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Euphytica

, 213:158 | Cite as

Introgressiomics: a new approach for using crop wild relatives in breeding for adaptation to climate change

  • Jaime Prohens
  • Pietro Gramazio
  • Mariola Plazas
  • Hannes Dempewolf
  • Benjamin Kilian
  • María J. Díez
  • Ana Fita
  • Francisco J. Herraiz
  • Adrián Rodríguez-Burruezo
  • Salvador Soler
  • Sandra Knapp
  • Santiago Vilanova
Article
Part of the following topical collections:
  1. Plant Breeding: the Art of Bringing Science to Life. Highlights of the 20th EUCARPIA General Congress, Zurich, Switzerland, 29 August–1 September 2016

Abstract

The need to boost agricultural production in the coming decades in a climate change scenario requires new approaches for the development of new crop varieties that are more resilient and more efficient in the use of resources. Crop wild relatives (CWRs) are a source of variation for many traits of interest in breeding, in particular tolerance to abiotic and biotic stresses. However, their potential in plant breeding has largely remained unexploited. CWRs can make an effective contribution to broadening the genetic base of crops and to introgressing traits of interest, but their direct use by breeders in breeding programs is usually not feasible due to the presence of undesirable traits in CWRs (linkage drag) and frequent breeding barriers with the crop. Here we call for a new approach, which we tentatively call ‘introgressiomics’, which consists of mass scale development of plant materials and populations with introgressions from CWRs into the genetic background of crops. Introgressiomics is a form of pre-emptive breeding and can be focused, when looking for specific phenotypes, or un-focused, when it is aimed at creating highly diverse introgressed populations. Exploring germplasm collections and identifying adequate species and accessions from different genepools encompassing a high diversity, using different strategies like the creation of germplasm diversity sets, Focused identification of germplasm strategy (FIGS) or gap analysis, is a first step in introgressiomics. Interspecific hybridization and backcrossing is often a major barrier for introgressiomics, but a number of techniques can be used to potentially overcome these and produce introgression populations. The generation of chromosome substitution lines (CSLs), introgression lines (ILs), or multi-parent advanced inter-cross (MAGIC) populations by means of marker-assisted selection allows not only the genetic analysis of traits present in CWRs, but also developing genetically characterized elite materials that can be easily incorporated in breeding programs. Genomic tools, in particular high-throughput molecular markers, facilitate the characterization and development of introgressiomics populations, while new plant breeding techniques (NPBTs) can enhance the introgression and use of genes from CWRs in the genetic background of crops. An efficient use of introgressiomics populations requires moving the materials into breeding pipelines. In this respect public–private partnerships (PPPs) can contribute to an increased use of introgressed materials by breeders. We hope that the introgressiomics approach will contribute to the development of a new generation of cultivars with dramatically improved yield and performance that may allow coping with the environmental changes caused by climate change while at the same time contributing to a more efficient and sustainable agriculture.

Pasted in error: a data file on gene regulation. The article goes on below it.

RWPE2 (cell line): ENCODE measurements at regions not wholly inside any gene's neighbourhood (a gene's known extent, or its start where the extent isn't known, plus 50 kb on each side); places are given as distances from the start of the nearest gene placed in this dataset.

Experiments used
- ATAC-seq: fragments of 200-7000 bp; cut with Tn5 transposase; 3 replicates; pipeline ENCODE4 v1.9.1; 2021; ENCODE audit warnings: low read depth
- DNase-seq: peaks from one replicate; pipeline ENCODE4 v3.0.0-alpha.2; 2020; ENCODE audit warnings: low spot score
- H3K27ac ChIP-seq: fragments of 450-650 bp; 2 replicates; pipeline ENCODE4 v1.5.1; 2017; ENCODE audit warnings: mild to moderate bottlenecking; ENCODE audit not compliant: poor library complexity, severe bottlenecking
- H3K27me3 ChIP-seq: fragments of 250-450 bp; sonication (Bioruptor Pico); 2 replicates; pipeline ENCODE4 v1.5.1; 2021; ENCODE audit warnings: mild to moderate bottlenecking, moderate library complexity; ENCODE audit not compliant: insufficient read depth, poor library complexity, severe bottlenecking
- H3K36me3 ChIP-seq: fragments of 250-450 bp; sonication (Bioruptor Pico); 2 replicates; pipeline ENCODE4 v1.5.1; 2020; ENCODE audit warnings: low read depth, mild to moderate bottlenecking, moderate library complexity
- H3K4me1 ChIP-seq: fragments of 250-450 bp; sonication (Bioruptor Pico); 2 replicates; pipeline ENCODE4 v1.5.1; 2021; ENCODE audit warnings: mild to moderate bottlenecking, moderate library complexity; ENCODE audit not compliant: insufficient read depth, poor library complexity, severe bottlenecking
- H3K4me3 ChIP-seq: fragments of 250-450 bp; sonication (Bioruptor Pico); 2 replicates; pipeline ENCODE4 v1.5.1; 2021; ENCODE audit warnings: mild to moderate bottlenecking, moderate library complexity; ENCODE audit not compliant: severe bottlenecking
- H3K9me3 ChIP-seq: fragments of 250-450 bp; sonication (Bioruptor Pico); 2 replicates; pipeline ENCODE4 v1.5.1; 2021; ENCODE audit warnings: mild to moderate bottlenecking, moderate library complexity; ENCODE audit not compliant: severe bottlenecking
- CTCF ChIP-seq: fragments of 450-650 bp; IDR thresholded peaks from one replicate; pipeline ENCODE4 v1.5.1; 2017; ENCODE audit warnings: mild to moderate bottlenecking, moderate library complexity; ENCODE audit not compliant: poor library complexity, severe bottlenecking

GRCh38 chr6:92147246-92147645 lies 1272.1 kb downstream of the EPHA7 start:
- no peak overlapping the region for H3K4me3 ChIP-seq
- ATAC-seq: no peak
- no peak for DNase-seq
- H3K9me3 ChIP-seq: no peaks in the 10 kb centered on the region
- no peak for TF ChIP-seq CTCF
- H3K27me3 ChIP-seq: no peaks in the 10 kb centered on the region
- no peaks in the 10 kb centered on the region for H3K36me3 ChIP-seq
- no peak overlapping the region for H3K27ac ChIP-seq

Keywords

Crop wild relatives Plant genetic resources Introgression breeding Hybridization Backcrossing Genomics 

Notes

Acknowledgements

This work was undertaken as part of the initiative “Adapting Agriculture to Climate Change: Collecting, Protecting and Preparing Crop Wild Relatives”, which is supported by the Government of Norway. The Project is managed by the Global Crop Diversity Trust with the Millennium Seed Bank of the Royal Botanic Gardens, Kew and implemented in partnership with national and international gene banks and plant breeding institutes around the world. For further information see the project website: http://www.cwrdiversity.org/. This work has also been funded in part by European Union’s Horizon 2020 research and innovation programme under Grant agreement No 677379 (G2P-SOL) and from Spanish Ministerio de Economía y Competitividad and Fondo Europeo de Desarrollo Regional (Grant AGL2015-64755-R from MINECO/FEDER, EU). Pietro Gramazio is grateful to Universitat Politècnica de València for a pre-doctoral (Programa FPI de la UPV-Subprograma 1/2013 call) contract.

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Copyright information

© Springer Science+Business Media B.V. 2017

Authors and Affiliations

  • Jaime Prohens
    • 1
  • Pietro Gramazio
    • 1
  • Mariola Plazas
    • 1
  • Hannes Dempewolf
    • 2
  • Benjamin Kilian
    • 2
  • María J. Díez
    • 1
  • Ana Fita
    • 1
  • Francisco J. Herraiz
    • 1
  • Adrián Rodríguez-Burruezo
    • 1
  • Salvador Soler
    • 1
  • Sandra Knapp
    • 3
  • Santiago Vilanova
    • 1
  1. 1.Instituto de Conservación y Mejora de la Agrodiversidad ValencianaUniversitat Politécnica de ValènciaValenciaSpain
  2. 2.Global Crop Diversity TrustBonnGermany
  3. 3.Department of Life SciencesNatural History MuseumLondonUK

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